|James H. Rimmer, Ph.D., Director
I received a phone call the other day from my 86-year-old mother, who lives in a small apartment in Queens, New York. Her knees have been failing her for years and she is now at that proverbial 'fork in the road' where she has to decide between having surgery and using a scooter or wheelchair to get around her environment. She is a poor candidate for surgery because her motivation to rehabilitate herself, which requires a great deal of commitment and determination, is low. Transitioning from a cane to a wheelchair is the most logical thing to do, but living most of her life in a pre-ADA (Americans with Disabilities Act) era where disability was considered an embarrassment has prevented her from making the transition to using an assistive device. The generation in which my mother spent most of her adult years perceives a wheelchair as a negative thing rather than as a tool for maintaining freedom and independence. The biggest barrier that many older adults like my mother experience in their later years is one of perception; that disability
is something to hide or not think about rather than transition into gracefully, no different from other transitions that we will all have to make in different stages of our life. There is nothing wrong with transitioning from a cane to a scooter or wheelchair; in fact, it is the most logical thing to do. With that newly discovered freedom comes reduced pain, fewer feelings of anxiety (i.e., How I am going to care for myself?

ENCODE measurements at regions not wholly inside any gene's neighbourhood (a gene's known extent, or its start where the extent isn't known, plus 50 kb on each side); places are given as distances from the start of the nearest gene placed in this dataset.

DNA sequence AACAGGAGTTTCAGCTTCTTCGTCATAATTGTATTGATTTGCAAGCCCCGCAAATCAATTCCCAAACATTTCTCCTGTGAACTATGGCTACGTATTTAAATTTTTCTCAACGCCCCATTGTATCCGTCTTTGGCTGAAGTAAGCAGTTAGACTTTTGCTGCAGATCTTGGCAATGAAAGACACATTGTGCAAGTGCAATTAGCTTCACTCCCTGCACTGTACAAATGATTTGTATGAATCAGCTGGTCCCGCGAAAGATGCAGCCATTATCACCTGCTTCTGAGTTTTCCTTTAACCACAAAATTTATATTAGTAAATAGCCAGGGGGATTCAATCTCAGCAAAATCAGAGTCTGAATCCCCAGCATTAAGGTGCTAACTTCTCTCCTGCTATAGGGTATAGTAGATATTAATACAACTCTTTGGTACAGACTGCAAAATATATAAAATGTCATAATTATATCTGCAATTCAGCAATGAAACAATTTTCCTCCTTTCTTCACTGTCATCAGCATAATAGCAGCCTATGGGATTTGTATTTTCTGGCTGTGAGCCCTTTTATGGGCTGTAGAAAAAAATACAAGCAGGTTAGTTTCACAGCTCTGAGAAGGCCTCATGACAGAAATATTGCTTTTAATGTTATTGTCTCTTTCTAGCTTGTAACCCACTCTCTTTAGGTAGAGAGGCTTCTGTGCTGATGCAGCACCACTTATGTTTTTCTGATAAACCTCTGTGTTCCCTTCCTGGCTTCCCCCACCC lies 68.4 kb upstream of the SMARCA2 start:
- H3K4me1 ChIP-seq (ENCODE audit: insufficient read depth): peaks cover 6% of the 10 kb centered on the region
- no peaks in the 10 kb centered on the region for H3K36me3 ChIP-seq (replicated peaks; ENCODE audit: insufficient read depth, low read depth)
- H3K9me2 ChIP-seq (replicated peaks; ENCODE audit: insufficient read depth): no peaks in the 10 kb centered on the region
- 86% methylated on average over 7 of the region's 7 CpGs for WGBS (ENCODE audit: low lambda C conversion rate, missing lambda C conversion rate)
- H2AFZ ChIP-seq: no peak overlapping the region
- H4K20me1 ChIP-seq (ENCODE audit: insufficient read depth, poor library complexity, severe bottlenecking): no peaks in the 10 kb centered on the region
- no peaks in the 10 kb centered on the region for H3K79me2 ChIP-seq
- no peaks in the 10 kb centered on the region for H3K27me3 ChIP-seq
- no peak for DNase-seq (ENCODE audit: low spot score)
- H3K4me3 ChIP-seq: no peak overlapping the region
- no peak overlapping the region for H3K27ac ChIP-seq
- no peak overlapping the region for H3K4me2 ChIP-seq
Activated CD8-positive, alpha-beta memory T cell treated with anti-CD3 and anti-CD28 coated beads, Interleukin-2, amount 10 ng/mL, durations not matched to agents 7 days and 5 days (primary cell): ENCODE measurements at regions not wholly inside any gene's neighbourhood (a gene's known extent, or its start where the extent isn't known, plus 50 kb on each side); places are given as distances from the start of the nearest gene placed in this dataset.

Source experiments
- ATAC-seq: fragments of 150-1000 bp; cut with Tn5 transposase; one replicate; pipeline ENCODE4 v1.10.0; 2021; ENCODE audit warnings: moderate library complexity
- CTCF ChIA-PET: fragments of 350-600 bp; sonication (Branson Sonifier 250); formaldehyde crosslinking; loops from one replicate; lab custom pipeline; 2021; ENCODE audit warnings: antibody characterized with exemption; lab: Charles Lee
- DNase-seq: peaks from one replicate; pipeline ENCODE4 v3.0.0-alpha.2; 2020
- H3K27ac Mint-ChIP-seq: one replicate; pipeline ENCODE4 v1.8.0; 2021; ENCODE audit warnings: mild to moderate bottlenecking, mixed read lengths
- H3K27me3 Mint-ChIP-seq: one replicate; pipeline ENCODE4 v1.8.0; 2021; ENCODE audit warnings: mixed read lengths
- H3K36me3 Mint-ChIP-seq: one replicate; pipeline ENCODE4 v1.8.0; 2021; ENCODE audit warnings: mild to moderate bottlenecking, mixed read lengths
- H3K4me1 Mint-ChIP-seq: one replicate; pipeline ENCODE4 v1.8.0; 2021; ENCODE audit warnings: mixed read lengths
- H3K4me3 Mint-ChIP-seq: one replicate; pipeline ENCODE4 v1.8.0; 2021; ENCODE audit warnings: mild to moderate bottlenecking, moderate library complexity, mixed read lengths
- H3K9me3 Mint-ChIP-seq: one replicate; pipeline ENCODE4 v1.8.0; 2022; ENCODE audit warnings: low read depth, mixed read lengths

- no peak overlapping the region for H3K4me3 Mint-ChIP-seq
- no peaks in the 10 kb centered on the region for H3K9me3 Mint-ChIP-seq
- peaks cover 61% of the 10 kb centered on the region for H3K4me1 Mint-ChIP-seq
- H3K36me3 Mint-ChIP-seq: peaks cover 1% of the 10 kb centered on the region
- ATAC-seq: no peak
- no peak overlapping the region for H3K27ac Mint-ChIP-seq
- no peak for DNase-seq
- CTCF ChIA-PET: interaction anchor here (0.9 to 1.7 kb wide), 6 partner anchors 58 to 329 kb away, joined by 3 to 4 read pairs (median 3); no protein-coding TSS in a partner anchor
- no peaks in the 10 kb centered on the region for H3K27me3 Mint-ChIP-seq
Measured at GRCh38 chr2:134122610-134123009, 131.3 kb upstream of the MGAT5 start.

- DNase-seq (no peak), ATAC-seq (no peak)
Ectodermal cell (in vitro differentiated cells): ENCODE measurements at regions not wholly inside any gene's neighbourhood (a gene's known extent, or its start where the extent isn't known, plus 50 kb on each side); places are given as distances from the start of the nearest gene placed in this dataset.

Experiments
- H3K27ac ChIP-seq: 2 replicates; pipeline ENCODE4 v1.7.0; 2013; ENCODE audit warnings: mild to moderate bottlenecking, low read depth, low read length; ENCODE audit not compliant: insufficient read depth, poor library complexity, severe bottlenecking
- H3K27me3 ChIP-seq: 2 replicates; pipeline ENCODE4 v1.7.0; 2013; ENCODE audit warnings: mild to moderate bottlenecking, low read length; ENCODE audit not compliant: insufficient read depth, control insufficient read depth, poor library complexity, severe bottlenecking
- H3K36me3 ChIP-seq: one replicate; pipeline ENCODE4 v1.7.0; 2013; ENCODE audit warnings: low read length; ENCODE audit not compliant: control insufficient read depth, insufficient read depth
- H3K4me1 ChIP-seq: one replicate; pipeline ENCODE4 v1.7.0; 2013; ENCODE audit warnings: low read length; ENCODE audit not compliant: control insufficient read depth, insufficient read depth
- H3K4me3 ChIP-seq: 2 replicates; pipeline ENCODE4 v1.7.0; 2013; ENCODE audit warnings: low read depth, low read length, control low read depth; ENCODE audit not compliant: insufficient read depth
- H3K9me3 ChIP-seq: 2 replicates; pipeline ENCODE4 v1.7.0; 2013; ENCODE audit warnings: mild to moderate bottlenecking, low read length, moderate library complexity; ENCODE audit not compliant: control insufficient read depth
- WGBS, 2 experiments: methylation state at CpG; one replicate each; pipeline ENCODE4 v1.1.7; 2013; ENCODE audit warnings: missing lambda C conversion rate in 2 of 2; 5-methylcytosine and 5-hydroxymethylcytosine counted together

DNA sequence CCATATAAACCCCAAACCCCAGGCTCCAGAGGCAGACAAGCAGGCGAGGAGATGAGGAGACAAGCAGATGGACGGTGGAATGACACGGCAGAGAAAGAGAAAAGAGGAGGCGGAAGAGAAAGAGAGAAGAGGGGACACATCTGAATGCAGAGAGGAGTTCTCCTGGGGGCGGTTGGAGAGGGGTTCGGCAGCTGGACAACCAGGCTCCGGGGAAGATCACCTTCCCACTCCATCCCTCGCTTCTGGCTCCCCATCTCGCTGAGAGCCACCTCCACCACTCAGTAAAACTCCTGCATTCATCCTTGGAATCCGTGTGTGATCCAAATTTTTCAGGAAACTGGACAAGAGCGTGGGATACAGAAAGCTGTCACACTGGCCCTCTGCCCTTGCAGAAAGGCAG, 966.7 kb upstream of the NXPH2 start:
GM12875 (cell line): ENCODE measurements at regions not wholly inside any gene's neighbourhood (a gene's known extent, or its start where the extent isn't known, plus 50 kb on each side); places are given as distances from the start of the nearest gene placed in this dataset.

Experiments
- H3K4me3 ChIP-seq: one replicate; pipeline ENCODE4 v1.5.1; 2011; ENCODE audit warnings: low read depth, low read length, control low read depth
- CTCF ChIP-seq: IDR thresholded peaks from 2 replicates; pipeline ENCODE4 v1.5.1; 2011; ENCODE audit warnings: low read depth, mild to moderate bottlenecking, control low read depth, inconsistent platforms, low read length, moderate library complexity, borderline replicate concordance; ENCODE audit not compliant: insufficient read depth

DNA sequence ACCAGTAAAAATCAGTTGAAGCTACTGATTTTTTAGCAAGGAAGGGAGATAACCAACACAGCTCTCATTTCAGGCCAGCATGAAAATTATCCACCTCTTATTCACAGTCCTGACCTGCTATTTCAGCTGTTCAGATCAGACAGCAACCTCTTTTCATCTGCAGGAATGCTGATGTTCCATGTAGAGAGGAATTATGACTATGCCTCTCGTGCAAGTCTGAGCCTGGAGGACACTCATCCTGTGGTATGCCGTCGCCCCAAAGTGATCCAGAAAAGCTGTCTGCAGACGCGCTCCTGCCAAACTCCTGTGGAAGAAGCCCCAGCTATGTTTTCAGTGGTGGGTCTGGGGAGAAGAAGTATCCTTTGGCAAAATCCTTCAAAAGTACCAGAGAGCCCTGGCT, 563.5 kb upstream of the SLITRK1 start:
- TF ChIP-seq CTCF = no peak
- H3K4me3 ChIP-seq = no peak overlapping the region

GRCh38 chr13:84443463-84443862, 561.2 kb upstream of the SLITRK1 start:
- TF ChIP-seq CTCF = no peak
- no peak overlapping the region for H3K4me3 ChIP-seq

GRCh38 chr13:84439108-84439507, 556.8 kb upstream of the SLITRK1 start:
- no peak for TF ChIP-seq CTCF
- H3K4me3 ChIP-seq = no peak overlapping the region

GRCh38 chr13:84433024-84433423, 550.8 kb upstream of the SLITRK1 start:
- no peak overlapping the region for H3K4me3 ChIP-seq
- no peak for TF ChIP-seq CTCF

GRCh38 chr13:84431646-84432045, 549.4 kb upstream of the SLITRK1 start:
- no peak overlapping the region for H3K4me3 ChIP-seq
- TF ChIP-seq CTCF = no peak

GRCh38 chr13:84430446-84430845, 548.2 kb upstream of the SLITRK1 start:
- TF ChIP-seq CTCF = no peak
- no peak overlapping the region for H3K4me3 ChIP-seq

), and increased independence and life satisfaction. Provided that my mother continues to obtain a regular amount of physical activity using her upper body to perform chair exercise videos, weights, or something available in a health club or senior center such as a recumbent stepper or arm ergometer, she'll be fine. She will also need to do some lower-extremity exercises to maintain her strength and balance, and should continue walking for very brief periods within her pain tolerance (i.e., retrieve the mail, walk over to a neighbor's apartment, etc.). This will allow her to maintain enough physical independence to dress, bathe, and perform various types of transfers.
Using a scooter to get around her neighborhood will breathe new life into my mom. Social isolation will be replaced with being around people (even being in the company of strangers is often better than being isolated in a small apartment). It will enable her to form new friendships, travel to stores she hasn't frequented in years, see old friends across town, and enjoy all of the aspects of life that she remembers enjoying in her earlier years. There is even the reality that she will be able to fulfill her dream vacation : a cruise around the Caribbean. No longer will she have to feel that she is a burden on others.
Over the next 10 to 20 years, there will be a dramatic increase in the number of seniors over the age of 80. Retired baby boomers will be caring for aging parents with physical, cognitive, and sensory disabilities. Together, this group will become a voting force that will shift the interest of policymakers from a barrier-ridden society to a barrier-free one. We will start to see the disappearance of stairs and the appearance of many more automatic doors, accessible transportation, and grocery stores and gyms that have easily accessible food products and exercise equipment. People with disabilities, including my mother, will, in the near future, become part of a richer and more colorful societal fabric that embraces human difference and advocates for the removal of all barriers in the built environment.